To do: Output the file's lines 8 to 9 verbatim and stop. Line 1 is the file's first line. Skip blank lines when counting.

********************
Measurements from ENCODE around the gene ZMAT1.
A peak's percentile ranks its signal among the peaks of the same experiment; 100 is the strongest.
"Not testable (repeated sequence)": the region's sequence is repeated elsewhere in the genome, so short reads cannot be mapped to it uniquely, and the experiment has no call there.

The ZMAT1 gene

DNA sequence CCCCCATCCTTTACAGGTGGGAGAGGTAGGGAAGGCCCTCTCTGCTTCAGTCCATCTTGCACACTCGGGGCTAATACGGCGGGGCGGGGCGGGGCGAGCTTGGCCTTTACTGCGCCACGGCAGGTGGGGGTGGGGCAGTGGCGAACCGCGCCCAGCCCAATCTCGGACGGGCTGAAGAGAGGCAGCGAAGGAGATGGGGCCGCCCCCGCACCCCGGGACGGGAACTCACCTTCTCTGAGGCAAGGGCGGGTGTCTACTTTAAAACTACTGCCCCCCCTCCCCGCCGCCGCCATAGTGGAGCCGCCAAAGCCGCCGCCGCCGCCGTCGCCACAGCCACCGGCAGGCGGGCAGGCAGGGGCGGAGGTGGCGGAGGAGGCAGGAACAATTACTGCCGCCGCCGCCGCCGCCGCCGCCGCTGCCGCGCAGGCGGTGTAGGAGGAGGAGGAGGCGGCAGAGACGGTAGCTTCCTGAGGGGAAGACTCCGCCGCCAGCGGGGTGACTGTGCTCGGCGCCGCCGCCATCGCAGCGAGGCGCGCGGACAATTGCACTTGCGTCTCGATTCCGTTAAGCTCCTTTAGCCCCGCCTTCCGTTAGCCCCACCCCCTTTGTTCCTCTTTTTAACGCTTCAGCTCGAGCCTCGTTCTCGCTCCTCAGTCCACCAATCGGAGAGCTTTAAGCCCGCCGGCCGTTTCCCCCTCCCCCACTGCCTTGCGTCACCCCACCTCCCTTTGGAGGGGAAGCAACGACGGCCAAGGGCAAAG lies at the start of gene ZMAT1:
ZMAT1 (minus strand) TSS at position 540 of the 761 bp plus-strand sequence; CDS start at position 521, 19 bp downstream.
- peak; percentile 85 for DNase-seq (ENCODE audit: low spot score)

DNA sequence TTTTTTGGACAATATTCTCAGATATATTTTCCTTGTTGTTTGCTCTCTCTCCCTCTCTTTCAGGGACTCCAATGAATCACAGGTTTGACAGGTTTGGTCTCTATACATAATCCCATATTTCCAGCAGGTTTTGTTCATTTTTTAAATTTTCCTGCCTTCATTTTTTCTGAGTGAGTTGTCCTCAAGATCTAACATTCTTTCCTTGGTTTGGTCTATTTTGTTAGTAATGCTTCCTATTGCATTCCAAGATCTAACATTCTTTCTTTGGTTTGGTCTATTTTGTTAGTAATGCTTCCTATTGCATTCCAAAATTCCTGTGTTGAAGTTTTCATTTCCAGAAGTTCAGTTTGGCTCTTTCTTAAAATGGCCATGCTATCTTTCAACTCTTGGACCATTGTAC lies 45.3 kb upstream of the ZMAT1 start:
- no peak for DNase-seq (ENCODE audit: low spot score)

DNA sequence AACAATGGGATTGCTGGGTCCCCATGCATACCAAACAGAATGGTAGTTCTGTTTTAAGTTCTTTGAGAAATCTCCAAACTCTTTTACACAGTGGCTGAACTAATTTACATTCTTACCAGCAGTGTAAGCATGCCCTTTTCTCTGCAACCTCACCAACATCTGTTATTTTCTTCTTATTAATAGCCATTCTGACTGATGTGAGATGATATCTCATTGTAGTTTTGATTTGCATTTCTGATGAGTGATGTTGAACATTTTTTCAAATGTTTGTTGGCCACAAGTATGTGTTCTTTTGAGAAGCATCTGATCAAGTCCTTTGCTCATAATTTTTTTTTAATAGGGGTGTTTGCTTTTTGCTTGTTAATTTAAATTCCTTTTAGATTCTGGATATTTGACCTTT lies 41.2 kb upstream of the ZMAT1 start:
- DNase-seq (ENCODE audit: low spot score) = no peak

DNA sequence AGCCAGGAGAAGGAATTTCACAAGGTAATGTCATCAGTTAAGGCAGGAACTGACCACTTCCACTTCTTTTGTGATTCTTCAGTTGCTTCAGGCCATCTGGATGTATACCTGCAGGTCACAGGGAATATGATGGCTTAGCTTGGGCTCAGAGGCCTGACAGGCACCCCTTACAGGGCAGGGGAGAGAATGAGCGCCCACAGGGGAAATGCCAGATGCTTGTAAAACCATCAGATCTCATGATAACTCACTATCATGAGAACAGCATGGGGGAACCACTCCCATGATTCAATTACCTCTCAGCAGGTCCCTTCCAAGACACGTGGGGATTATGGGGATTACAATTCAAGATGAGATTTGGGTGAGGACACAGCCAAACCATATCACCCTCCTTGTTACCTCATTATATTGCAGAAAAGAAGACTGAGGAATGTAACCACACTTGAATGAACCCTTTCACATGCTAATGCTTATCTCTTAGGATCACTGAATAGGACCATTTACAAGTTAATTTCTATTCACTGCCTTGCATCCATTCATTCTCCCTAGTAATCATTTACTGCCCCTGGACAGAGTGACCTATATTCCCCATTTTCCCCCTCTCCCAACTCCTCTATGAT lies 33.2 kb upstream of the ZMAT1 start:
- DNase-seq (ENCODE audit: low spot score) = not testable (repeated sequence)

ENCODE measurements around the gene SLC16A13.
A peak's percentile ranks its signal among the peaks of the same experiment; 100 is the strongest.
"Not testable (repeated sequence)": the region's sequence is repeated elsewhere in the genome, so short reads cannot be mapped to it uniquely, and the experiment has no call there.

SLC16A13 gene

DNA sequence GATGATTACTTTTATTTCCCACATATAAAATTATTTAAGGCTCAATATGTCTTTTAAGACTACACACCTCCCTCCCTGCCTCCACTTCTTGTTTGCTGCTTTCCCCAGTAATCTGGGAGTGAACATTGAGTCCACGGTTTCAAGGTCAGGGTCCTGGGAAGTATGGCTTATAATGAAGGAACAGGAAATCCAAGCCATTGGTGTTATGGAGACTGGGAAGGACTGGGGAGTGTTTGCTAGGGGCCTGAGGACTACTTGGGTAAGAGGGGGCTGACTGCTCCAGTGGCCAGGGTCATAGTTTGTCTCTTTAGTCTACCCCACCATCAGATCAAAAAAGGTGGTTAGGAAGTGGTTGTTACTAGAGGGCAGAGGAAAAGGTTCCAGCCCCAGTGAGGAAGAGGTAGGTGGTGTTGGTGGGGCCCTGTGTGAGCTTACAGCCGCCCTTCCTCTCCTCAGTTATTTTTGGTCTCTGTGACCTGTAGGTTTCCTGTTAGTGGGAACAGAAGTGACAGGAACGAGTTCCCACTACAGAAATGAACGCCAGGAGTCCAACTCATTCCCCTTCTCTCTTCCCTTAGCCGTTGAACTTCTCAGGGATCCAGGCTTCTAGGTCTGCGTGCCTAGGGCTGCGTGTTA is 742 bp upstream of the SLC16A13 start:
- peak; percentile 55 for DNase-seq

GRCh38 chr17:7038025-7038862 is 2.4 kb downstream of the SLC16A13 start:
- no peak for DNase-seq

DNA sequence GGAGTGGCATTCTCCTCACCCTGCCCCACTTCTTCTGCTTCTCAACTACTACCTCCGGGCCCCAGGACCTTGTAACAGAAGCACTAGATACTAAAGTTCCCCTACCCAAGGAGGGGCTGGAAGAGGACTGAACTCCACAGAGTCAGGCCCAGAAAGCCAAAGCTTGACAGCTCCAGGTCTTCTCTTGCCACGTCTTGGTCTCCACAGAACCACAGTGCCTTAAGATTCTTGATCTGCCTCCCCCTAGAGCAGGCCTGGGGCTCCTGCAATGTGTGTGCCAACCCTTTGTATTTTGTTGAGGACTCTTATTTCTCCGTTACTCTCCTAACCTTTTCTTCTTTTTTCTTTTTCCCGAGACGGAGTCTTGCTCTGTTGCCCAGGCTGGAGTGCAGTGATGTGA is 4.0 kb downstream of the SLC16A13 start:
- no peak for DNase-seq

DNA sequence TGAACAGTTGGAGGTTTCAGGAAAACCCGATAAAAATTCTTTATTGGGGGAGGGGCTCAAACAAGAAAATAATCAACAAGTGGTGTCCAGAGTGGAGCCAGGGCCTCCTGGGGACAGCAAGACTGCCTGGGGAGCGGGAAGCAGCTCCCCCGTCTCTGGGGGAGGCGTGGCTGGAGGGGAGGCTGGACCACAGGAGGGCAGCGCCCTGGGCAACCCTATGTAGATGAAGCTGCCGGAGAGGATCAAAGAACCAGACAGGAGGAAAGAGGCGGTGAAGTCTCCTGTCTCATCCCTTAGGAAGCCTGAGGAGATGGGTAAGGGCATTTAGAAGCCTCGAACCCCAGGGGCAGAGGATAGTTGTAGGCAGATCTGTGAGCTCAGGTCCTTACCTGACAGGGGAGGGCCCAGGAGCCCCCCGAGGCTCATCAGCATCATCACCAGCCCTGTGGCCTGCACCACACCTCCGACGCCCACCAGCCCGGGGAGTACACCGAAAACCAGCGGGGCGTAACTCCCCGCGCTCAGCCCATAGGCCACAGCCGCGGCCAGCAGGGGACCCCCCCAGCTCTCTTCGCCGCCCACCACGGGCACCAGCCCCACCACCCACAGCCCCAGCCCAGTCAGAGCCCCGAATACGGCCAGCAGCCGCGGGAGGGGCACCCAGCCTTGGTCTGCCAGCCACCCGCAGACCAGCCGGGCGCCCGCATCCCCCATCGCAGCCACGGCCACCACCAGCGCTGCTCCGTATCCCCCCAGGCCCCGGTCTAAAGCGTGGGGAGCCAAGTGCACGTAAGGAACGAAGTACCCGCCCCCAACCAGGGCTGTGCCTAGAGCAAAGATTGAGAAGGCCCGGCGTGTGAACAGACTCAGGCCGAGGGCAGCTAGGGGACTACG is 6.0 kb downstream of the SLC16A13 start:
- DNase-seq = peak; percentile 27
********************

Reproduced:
DNA sequence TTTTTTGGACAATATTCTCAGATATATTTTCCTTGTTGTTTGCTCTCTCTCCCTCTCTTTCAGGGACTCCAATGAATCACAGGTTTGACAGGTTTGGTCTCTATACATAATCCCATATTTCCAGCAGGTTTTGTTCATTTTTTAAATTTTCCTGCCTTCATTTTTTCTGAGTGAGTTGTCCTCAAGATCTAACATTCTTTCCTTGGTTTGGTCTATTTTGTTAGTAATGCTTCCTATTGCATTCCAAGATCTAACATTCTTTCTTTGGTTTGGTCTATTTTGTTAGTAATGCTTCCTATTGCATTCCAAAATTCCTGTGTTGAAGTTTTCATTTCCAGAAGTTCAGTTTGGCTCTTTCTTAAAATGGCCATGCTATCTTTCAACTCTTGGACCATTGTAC lies 45.3 kb upstream of the ZMAT1 start:
- no peak for DNase-seq (ENCODE audit: low spot score)